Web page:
Thursday, May 07, 2015

Making More From Less

“The painting rises from the brushstrokes as a poem rises from the words.
The meaning comes later.”
Joan Miró

The Spanish artist Joan Miró was yet to embrace the principals of surrealism when he arrived in Paris in 1920. And after a disastrous exhibition the following year he returned to his family’s farm in the Spanish town of Mont-roig del Camp. During the summer there and the following winter in Paris Miró painted The Farm, which the second director of the Solomon R. Guggenheim Museum, James J. Sweeney described as the "key work of the artist's later development."

The American writer and Spanish aficionado Earnest Hemingway brought the work as a birthday present for his wife and is reported as saying “It has in it all that you feel about Spain when you are there and all that you feel when you are away and cannot go there. No one else has been able to paint these two very opposing things.”

The Farm also contains all the prototypes of the symbols that were to infuse Miró’s later works when in 1924, after becoming friends with André Breton; he began to investigate the surrealist movement’s principals. Although never becoming an official member of the movement, Miró’s interest in symbols and the poetics of painting was a good fit with the surrealist’s dream-like automatism.

It was an engagement that saw Miró develop his unique visual vocabulary that he used to great effect in not only his painting but also his sculpture, printmaking and ceramics. As he is quoted as saying “My way is to seize an image the moment it has formed in my mind, to trap it as a bird and to pin it at once to canvas. Afterward I start to tame it, to master it. I bring it under control and I develop it.”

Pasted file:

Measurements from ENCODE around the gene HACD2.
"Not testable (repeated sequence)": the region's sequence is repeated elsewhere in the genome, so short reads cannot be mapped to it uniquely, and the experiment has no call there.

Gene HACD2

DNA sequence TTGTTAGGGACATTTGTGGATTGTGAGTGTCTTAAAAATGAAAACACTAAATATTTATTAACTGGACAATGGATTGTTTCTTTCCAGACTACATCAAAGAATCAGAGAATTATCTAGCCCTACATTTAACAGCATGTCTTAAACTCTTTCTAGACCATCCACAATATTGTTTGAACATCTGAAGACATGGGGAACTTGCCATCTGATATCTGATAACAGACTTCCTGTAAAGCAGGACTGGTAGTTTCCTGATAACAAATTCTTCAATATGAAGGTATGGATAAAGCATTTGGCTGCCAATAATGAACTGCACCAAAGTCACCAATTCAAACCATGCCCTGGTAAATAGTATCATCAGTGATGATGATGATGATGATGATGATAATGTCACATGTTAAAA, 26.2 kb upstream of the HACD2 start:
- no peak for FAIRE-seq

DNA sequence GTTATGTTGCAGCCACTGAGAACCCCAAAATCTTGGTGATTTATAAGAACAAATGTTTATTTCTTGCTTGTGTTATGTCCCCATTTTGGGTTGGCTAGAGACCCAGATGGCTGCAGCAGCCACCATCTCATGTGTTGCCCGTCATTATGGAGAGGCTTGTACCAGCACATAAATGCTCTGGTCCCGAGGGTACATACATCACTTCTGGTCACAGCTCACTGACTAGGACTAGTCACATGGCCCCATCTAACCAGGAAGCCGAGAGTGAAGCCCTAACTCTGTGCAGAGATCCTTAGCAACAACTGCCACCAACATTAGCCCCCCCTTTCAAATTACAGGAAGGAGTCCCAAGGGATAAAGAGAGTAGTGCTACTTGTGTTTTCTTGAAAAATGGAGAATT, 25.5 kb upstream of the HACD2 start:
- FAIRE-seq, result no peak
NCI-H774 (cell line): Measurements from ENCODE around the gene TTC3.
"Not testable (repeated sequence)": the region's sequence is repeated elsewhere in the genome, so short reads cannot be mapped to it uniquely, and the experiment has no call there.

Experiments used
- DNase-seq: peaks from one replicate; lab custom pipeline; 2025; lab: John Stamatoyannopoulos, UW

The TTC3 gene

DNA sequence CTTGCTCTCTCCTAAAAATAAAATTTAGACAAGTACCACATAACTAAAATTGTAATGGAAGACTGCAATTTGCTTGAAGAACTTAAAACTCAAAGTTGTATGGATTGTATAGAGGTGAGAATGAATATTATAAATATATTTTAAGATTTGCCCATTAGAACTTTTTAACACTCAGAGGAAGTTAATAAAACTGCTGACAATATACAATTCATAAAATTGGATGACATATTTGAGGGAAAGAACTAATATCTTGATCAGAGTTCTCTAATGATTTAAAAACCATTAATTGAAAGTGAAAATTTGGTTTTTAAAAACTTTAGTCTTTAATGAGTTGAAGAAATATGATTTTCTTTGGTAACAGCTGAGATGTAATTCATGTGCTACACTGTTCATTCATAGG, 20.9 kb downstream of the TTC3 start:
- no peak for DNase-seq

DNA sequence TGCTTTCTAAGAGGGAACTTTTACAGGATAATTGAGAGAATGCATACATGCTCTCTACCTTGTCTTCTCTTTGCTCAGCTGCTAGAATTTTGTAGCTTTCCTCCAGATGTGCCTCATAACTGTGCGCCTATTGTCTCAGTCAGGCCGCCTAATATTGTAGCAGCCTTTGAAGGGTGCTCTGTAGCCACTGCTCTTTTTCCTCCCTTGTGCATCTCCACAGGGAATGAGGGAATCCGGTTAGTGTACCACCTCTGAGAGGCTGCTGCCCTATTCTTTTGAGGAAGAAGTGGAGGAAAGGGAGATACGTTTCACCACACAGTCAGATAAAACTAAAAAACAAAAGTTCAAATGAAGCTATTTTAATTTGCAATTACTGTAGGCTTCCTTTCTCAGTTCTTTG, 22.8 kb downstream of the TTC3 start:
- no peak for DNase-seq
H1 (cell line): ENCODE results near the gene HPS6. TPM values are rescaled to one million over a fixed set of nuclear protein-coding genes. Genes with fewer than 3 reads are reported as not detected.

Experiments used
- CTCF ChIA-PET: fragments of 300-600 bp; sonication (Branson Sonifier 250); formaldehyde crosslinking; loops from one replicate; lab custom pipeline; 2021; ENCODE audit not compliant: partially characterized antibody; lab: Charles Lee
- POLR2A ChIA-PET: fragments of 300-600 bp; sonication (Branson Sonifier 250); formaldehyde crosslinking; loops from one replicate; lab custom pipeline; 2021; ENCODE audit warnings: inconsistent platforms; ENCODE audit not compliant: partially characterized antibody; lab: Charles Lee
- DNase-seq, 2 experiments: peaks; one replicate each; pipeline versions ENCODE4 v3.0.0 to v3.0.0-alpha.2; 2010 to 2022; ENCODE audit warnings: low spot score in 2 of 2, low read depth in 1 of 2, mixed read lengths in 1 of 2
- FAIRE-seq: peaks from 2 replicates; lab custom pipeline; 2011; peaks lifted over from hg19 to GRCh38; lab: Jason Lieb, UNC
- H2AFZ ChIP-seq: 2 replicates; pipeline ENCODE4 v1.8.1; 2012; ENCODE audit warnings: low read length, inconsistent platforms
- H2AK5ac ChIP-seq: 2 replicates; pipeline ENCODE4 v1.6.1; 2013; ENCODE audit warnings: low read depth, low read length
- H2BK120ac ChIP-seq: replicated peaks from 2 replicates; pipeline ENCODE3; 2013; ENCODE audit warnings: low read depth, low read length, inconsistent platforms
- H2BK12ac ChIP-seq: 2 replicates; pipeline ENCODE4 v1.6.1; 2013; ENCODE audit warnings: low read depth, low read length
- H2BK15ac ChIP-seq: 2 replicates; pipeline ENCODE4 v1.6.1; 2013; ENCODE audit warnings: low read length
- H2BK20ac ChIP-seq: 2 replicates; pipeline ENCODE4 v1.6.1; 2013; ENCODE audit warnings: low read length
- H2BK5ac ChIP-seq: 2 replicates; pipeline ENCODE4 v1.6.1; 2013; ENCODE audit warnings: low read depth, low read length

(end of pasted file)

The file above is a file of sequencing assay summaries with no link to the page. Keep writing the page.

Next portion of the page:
With his invented forms rooted in the natural world not only does their juxtapositioning create meaning but Miró’s masterful use of color has enabled him coral them into a state where less becomes more. As he has said “Little by little, I've reached the stage of using only a small number of forms and colors. It's not the first time that painting has been done with a very narrow range of colors. The frescoes of the tenth century are painted like this. For me, they are magnificent things.

Miró’s continuing popularity along with his influence on a wide range abstractionist disciplines has ensured his legacy will be as long lasting as his Spanish compatriots ranging from El Greco to Picasso, from Goya to Dali. 
And as he has said, “In a picture, it should be possible to discover new things every time you see it. But you can look at a picture for a week together and never think of it again. You can also look at a picture for a second and think of it all your life.

His current exhibition Joan Miró: Oiseaux dans L’Espace is on show at New York’s Nahmad Contemporary until the 13th of June.

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